November 15, 2008
Gold surged on Friday as world leaders gathered to battle the economic crisis, amid talk of a new Bretton Woods agreement to shore up the financial system, but calls to revisit the gold standard are unlikely.
- A d v e r t i s e m e n t
The gold standard, a monetary system of fixed exchange rates in terms of gold, had been the cornerstone of Bretton Woods, which created the International Monetary Fund and the World Bank, until President Richard Nixon took the U.S. dollar off the standard in 1971.
Bullion, seen as a safe haven in market turmoil, has staged a $50 per ounce rally from Thursday’s intraday low, as funds bought heavily ahead of this weekend’s meeting, which includes leaders of the Group of 20 advanced and emerging economies.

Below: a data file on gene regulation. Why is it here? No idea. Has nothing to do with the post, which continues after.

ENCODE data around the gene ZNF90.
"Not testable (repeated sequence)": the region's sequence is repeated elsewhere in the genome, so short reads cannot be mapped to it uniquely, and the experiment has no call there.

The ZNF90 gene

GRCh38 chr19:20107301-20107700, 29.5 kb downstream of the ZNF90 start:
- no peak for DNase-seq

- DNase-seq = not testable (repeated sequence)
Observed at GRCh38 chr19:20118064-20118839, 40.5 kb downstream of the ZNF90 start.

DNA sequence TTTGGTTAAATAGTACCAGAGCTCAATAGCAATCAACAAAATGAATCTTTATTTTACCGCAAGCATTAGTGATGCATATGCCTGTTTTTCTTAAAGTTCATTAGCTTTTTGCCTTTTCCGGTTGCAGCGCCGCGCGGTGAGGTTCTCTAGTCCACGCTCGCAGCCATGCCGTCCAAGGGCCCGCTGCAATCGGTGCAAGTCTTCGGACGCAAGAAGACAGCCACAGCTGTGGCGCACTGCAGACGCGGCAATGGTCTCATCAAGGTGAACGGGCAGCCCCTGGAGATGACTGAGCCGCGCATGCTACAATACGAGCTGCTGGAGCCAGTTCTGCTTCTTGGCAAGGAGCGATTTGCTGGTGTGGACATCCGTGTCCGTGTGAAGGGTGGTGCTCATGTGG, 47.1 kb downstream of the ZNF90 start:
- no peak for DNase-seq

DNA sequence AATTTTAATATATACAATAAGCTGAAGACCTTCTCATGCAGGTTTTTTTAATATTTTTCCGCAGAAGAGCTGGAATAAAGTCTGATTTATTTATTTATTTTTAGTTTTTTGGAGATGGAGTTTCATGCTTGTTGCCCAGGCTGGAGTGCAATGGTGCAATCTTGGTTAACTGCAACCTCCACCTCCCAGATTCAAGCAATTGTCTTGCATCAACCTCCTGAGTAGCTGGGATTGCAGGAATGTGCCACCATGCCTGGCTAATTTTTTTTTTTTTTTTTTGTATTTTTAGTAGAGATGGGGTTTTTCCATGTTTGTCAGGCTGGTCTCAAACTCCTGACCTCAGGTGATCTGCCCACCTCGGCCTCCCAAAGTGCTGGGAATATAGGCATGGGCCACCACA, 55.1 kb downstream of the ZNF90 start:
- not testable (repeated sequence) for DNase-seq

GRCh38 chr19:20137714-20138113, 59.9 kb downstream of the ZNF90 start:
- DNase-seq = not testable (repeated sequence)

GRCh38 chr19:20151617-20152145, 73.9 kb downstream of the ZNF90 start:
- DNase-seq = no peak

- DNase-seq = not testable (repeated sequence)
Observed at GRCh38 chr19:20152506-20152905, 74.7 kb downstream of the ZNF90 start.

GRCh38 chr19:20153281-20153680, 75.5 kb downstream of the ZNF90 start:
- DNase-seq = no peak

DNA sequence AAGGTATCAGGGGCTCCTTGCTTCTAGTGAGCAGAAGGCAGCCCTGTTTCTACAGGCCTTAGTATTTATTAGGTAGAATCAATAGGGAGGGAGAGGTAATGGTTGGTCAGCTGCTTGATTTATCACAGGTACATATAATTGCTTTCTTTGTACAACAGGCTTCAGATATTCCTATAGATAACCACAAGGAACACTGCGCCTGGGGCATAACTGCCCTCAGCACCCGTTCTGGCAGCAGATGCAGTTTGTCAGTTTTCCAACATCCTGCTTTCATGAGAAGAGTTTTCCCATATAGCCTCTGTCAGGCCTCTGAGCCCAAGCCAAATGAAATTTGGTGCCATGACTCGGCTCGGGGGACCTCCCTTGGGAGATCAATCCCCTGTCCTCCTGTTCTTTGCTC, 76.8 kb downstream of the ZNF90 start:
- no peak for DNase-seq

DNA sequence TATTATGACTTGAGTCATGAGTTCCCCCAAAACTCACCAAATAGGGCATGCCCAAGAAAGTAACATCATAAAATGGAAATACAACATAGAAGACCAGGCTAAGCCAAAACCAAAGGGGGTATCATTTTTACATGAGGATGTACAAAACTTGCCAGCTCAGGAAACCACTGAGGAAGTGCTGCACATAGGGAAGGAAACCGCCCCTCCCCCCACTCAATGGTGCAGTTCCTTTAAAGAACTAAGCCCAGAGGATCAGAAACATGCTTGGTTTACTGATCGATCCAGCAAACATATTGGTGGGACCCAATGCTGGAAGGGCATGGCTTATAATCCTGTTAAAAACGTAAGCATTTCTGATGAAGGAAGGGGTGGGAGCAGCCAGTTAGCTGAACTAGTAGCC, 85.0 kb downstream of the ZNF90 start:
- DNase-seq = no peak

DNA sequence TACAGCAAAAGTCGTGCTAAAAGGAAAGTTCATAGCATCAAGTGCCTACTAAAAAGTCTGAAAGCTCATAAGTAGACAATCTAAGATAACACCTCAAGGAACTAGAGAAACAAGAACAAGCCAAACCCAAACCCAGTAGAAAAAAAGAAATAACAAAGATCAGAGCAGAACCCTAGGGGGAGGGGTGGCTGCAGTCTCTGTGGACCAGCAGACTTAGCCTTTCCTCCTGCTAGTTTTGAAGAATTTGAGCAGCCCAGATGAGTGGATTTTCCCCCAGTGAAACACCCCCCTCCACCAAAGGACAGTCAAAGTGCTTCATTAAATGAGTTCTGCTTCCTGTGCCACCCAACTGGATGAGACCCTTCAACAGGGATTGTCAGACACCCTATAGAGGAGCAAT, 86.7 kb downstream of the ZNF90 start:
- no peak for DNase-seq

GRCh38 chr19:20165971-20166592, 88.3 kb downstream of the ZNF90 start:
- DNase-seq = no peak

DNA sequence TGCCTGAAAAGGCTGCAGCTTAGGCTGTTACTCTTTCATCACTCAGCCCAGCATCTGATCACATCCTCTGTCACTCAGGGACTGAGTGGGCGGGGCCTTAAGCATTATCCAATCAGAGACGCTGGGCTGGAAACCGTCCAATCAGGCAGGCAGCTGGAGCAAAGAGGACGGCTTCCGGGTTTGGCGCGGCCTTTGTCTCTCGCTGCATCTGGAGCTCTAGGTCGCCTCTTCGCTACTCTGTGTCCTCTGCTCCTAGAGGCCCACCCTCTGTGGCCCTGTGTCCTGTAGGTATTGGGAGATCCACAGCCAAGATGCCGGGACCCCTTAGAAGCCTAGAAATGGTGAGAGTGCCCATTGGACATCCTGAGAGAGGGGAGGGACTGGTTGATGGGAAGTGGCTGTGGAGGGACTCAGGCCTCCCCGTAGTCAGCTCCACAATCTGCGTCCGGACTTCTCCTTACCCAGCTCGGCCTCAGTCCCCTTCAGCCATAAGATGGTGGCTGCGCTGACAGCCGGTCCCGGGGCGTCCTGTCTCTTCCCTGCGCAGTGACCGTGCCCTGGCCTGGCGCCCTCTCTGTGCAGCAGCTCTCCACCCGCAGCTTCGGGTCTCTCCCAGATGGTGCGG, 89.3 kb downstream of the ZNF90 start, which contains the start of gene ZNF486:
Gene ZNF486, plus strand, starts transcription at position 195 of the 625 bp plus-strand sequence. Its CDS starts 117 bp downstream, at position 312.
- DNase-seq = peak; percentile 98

“I think the anticipation of something from the G20 meeting is helping gold,” said George Gero, vice president of RBC Capital Markets Global Futures.
World leaders, including British Prime Minister Gordon Brown and French President Nicolas Sarkozy, have recently vowed to change the international monetary system created at the Bretton Woods, New Hampshire conference in 1944, which helped draw up the post-war financial order.